18NFF World Vegan Champion Hin Chun, a Clean Machine sponsored athlete, understands patience when training.
When you first launch a weight training or fitness program, the key is not to rush. Intensity is earned through diligence and hard work. Recognizing your gains and accomplishments are equally as important as adapting to the changes your body is going through. There is power in patience.
Many fitness and exercise programs recommend specific increases in how much to lift, how hard to exert, and how often to workout at such intensity. Having rest and recovery days work hand-in-hand with the changes taking place in your body is key to seeing results. Scheduling and writing every minute of your training down can seem like an overwhelming challenge, so let’s break it all down.
Any anaerobic program such as weight training involves volume and adherence. If you are working with a trainer or coach, they most likely have intricate methods on how to stack more weight onto your rep load and when to do it. The same can be said for rep amounts. Slower repetition training for 6-10 reps with each exercise might be all you need on any given day. Following a slow day and heavy lift day could be a lighter weight and higher rep day. Then a recovery and stretch day. The energy required is geared towards maximizing your potential.
Clean Machine sponsored Kim Constable, The Sculpted Vegan, explains "If you quit you will never get what you want, but if you keep trying you will find a way to get what you want."
Here's what a typicalrep load and rep amountcan look like when you're in high-intensity training:
Paying attention to what type of athletic training is ideal for you is rule number one. If that is determined from the get-go, then your workout and training schedule will be programmed accordingly.
The importance of rest days during training cannot be understated. If you were to workout hard day after day, hour after hour, week after week, with zero rest and recovery days, your ultimate result would be a failure. Training to failure is one thing, working out with no rest is an entirely different type of failure.
Training to failure has such a negative connotation, that you might instead recognize it as 'training to exhaustion.' Every athlete has their breaking point where they're unable to go any further, faster or heavier. Once exhaustion sets in, it's time to be mindful of your body and give it what it needs: REST.
Rest days are not to be discounted. Our bodies are designed to reprogram during recovery. Our bodies are specifically and chemically innate to understand when enough is enough. If you ignore the signs, all of your efforts in the weight room, on the field, or on the track will be for not.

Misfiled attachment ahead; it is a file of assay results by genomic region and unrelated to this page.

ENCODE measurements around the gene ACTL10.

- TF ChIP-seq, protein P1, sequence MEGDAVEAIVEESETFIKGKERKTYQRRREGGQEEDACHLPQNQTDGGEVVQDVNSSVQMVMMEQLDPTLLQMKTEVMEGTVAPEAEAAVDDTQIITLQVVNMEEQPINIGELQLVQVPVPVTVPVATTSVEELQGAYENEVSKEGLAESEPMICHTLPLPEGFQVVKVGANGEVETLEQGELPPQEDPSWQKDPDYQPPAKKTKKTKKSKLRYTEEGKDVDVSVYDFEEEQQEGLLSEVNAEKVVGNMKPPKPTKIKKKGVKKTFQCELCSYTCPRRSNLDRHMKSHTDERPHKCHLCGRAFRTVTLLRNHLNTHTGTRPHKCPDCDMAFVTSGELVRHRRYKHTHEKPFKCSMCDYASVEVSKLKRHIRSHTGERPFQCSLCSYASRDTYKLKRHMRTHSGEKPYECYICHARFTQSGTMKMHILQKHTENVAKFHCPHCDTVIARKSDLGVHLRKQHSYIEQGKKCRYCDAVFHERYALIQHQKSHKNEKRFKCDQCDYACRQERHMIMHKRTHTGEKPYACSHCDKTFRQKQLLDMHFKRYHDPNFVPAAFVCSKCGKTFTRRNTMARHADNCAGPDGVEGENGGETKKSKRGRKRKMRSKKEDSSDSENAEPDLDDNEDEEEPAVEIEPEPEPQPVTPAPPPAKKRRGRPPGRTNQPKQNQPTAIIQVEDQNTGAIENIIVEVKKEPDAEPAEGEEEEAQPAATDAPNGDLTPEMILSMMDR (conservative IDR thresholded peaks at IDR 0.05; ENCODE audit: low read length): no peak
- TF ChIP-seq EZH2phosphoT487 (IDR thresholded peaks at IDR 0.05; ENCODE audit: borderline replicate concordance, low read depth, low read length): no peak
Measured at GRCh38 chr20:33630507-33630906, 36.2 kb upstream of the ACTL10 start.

A recovery day allows you to eat wisely, stretch purposefully, and engage in light activity that keeps your muscles moving yet doesn't overload the muscles in demand. Staying in bed is not considered a rest day. Your muscles, over a long period of inactivity, will begin to atrophy and you might end up having to start all over again with your training.
Muscles are wise beasts. They have memory and know how to adjust to reps and weights and sets. If you give your muscles the rest they need, they'll reward you in kind.
When you're ready to return to training, the benefits of rest days will be noticeable. You'll have more energy, you'll be fresh and more motivated, and you might even be surprised at how strong you are after a cycle of recovery. Oftentimes, a rest day can be right after a heavy lift or longer weight training day. Be sure to write it all down to chart your course and progress.
The intensity of training is a make or break issue. Coaches are knowledgeable and understand when their athletes are overdoing it or underperforming. They know how to select the type of weight, determine how often to train at that weight, and when it's time to back off.
If you're solo on your journey towards powerful gains in the weight room or your chosen sport, read and research prior to joining any gym. Ask for help if you need it. Have a training partner to keep you accountable and responsible. Write a schedule and post it on the refrigerator or your office bulletin board for when you need to ante up the intensity, when you need to eat, and when you need to rest.
Everything matters once you get in the weight room, but you need to have the right plan to fit your goals. If you're serious about getting fit, strong and healthy, you'll be excited to observe your results over time and continue with your program. Don’t forget to have fun, because that’s important too!
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